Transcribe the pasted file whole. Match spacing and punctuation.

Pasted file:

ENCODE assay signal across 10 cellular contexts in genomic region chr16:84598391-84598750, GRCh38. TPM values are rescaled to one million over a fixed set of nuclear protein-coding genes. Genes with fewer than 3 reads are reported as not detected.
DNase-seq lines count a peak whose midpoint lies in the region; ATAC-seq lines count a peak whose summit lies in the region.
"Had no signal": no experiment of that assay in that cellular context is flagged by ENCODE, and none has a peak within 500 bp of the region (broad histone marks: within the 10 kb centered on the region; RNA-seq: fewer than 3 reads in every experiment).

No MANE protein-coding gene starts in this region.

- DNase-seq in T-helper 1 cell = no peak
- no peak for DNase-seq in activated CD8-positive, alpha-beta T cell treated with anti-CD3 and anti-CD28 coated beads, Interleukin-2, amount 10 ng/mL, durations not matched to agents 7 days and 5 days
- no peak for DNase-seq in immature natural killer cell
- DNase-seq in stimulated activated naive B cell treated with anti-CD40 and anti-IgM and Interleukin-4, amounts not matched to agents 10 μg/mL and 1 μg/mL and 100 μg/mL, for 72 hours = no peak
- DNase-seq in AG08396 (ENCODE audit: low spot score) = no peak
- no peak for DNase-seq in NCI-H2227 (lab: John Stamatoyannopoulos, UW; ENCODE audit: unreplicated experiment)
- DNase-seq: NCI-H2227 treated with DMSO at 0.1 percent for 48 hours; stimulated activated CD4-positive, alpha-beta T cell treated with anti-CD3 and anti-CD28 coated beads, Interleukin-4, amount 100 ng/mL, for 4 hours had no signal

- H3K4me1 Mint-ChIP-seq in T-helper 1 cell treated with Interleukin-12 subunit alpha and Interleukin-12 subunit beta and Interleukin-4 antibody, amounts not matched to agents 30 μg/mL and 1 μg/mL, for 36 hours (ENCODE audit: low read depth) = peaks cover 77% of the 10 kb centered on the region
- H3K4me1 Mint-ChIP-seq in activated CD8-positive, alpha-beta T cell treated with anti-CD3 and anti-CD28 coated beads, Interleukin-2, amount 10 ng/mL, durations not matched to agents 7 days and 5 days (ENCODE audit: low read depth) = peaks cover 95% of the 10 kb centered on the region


ENCODE assay signal across 10 cellular contexts in genomic region chr16:84598391-84598750, GRCh38. TPM values are rescaled to one million over a fixed set of nuclear protein-coding genes. Genes with fewer than 3 reads are reported as not detected.
DNase-seq lines count a peak whose midpoint lies in the region; ATAC-seq lines count a peak whose summit lies in the region.
"Had no signal": no experiment of that assay in that cellular context is flagged by ENCODE, and none has a peak within 500 bp of the region (broad histone marks: within the 10 kb centered on the region; RNA-seq: fewer than 3 reads in every experiment).

No MANE protein-coding gene starts in this region.

- DNase-seq in T-helper 1 cell = no peak
- no peak for DNase-seq in activated CD8-positive, alpha-beta T cell treated with anti-CD3 and anti-CD28 coated beads, Interleukin-2, amount 10 ng/mL, durations not matched to agents 7 days and 5 days
- no peak for DNase-seq in immature natural killer cell
- DNase-seq in stimulated activated naive B cell treated with anti-CD40 and anti-IgM and Interleukin-4, amounts not matched to agents 10 μg/mL and 1 μg/mL and 100 μg/mL, for 72 hours = no peak
- DNase-seq in AG08396 (ENCODE audit: low spot score) = no peak
- no peak for DNase-seq in NCI-H2227 (lab: John Stamatoyannopoulos, UW; ENCODE audit: unreplicated experiment)
- DNase-seq: NCI-H2227 treated with DMSO at 0.1 percent for 48 hours; stimulated activated CD4-positive, alpha-beta T cell treated with anti-CD3 and anti-CD28 coated beads, Interleukin-4, amount 100 ng/mL, for 4 hours had no signal

- H3K4me1 Mint-ChIP-seq in T-helper 1 cell treated with Interleukin-12 subunit alpha and Interleukin-12 subunit beta and Interleukin-4 antibody, amounts not matched to agents 30 μg/mL and 1 μg/mL, for 36 hours (ENCODE audit: low read depth) = peaks cover 77% of the 10 kb centered on the region
- H3K4me1 Mint-ChIP-seq in activated CD8-positive, alpha-beta T cell treated with anti-CD3 and anti-CD28 coated beads, Interleukin-2, amount 10 ng/mL, durations not matched to agents 7 days and 5 days (ENCODE audit: low read depth) = peaks cover 95% of the 10 kb centered on the region